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Social Science Research Assists Navigation of ‘Human Terrain’

By Navy Lt. Jennifer Cragg
Special to American Forces Press Service

WASHINGTON, May 18, 2009 – The Defense Department is funding research to help warfighters learn and adapt to the social and cultural norms in their deployment areas, a Navy program officer said in a May 13 webcast of “Armed with Science: Research and Applications for the Modern Military” on Pentagon Web Radio.

“It's been a shift in the thinking of the Department of Defense away from conventional warfare practices to the asymmetric and irregular warfare environment, which requires our warfighters to interact with the native population at a much more intense level,” said Ivy Estabrooke, program manager for the human, social, cultural and behavioral sciences in the expeditionary and maneuver warfare and combating terrorism department at the Office of Naval Research.

This investment in social science research is driven by the current warfighting environment in Iraq and Afghanistan, which requires more direct interactions with the general population, said Estabrooke, who holds a doctorate in neuroscience.

“We are funding work that will enable the warfighter to learn cross-cultural skills more easily, more quickly, so that when they’re being sent to a new area of operations they can quickly learn what the social and cultural norms are and what appropriate and acceptable behavior will be in those areas,” Estabrooke said.

This research is part of a larger Defense Department initiative that includes the Office of the Secretary of Defense's human, social, cultural and behavioral modeling program; the director of Defense Research and Engineering; the Office of Naval Research, the Air Force Office of Scientific Research and the Army Research Institute.

Joining Estabrooke on the webcast was Elisa Bienenstock, chief human science officer at NSI Inc. and adjunct faculty member at Georgetown University, who said social science methodology is particularly challenging in the battlefield because gathering data often interferes with the environment being studied.

“The problems that we're dealing with are intrinsically hard, … even under the best of circumstances,” said Bienenstock, who holds a doctorate in mathematical sociology. “What makes it more difficult is that the answers were needed yesterday, not tomorrow.”

As a sociologist, Bienenstock has spent a number of years researching social network analysis to bring about a better understanding of how culture and communications affect the conflicts in Iraq and Afghanistan. She said that as the conflicts developed, the Defense Department didn’t have the tools or expertise to understand the diverse communities and cultures.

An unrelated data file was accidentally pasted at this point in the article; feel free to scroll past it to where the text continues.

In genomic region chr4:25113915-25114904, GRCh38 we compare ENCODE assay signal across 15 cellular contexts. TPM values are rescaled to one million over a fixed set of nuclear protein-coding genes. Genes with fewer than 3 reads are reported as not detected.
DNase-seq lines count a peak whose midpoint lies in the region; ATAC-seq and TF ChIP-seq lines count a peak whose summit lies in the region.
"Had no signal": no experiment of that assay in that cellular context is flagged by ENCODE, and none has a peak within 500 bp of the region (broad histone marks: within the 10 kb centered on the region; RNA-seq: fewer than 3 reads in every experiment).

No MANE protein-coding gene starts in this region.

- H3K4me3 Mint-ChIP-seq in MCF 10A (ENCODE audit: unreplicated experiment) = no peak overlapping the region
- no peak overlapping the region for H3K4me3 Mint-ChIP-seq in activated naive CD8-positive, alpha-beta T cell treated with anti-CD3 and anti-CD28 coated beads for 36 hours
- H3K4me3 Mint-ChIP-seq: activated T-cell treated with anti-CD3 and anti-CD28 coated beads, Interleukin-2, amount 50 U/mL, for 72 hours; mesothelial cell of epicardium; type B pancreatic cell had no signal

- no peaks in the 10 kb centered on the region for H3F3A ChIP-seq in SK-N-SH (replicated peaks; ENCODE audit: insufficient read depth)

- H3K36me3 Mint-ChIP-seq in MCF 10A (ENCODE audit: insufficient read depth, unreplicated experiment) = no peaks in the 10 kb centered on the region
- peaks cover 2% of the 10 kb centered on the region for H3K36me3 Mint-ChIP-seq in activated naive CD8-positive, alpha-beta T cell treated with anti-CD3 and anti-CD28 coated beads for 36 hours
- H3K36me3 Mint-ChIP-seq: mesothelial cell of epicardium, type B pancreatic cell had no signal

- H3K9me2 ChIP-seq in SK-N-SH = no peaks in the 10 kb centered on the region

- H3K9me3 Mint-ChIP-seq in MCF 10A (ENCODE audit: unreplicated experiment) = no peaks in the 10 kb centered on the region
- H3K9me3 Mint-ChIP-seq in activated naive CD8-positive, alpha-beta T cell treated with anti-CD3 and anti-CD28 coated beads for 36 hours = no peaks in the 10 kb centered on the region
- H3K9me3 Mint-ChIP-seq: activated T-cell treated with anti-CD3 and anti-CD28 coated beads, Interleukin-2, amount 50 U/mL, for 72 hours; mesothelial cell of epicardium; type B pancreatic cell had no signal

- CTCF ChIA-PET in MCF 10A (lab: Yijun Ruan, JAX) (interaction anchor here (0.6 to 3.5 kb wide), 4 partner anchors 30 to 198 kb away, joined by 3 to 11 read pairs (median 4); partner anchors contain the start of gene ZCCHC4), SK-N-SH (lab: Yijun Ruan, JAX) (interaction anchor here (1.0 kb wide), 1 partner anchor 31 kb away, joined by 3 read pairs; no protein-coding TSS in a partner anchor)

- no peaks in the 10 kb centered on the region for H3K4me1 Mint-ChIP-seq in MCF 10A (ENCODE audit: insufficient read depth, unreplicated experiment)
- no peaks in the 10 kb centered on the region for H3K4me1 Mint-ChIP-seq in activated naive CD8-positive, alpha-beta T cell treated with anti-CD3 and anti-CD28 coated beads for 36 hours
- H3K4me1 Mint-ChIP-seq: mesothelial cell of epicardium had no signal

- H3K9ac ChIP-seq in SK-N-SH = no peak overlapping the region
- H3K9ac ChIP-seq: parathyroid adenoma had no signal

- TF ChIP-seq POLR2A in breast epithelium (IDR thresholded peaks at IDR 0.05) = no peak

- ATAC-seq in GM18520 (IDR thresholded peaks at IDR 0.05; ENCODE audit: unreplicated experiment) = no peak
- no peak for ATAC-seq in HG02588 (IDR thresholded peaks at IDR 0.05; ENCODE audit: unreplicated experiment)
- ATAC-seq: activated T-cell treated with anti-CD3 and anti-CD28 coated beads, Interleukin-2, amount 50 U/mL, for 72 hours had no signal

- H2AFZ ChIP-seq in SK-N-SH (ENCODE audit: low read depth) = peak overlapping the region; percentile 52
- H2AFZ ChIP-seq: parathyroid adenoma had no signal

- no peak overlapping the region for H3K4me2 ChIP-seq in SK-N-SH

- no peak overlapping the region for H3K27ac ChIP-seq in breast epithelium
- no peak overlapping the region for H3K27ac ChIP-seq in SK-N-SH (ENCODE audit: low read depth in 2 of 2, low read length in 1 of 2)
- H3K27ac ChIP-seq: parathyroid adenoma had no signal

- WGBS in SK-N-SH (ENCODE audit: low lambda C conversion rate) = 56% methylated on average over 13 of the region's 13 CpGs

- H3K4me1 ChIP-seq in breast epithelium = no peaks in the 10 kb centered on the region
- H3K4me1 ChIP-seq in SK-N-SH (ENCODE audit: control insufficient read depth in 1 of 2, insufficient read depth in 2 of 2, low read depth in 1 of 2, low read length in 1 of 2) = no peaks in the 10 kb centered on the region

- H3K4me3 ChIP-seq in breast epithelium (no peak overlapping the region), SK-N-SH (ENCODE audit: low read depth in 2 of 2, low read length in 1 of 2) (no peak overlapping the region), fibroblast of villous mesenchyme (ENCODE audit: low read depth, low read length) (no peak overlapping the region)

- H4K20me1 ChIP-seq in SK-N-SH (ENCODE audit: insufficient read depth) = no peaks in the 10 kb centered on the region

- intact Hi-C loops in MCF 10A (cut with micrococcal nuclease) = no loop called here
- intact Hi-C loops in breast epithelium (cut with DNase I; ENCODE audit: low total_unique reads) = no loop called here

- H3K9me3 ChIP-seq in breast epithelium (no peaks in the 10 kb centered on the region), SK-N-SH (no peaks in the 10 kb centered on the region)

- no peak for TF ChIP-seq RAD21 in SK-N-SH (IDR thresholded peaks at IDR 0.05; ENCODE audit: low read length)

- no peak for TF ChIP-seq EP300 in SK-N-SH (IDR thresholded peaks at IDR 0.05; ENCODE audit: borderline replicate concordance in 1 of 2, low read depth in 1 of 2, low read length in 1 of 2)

“As a sociologist, I was being called on to try to figure out a way that the [Defense Department] could leverage some of the useful tools and methods and theories in the social sciences,” Bienenstock said.

Both women added that this type of research is multidisciplinary and requires a full range of researchers.

“We need to bring to the table sociologists and anthropologists and political scientists and computational scientists and modelers,” Estabrooke said. “Everyone speaks a different language almost, so bringing these teams together and getting them to work well together takes some time and some effort.”

Office of Naval Research officials hope to connect with a diverse pool of researchers through several outreach efforts. In June, ONR will release a broad agency announcement that seeks ideas for how to better address the challenges in the human, social, cultural and behavioral sciences domain. In August, the secretary of defense's HSCB Modeling Program will host a conference aimed at uniting current and prospective grantees, members of the operational community and a number of government agencies that fund social science research.

“[It’s] an opportunity for researchers, both at universities and from companies, from industry, to submit their ideas of how they can address the challenges in the human, social, cultural and behavioral domain,” Estabrooke said.

Bienenstock emphasized that these outreach efforts could play an important part in bridging the gap between social scientists and the military.

“To most effectively engage social scientists, it will require outreach that alerts the social science community about the existence of these funding and networking opportunities,” she said.

(Navy Lt. Jennifer Cragg serves in the Defense Media Activity’s emerging media directorate.)

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Armed with Science: Research and Applications for the Modern Military

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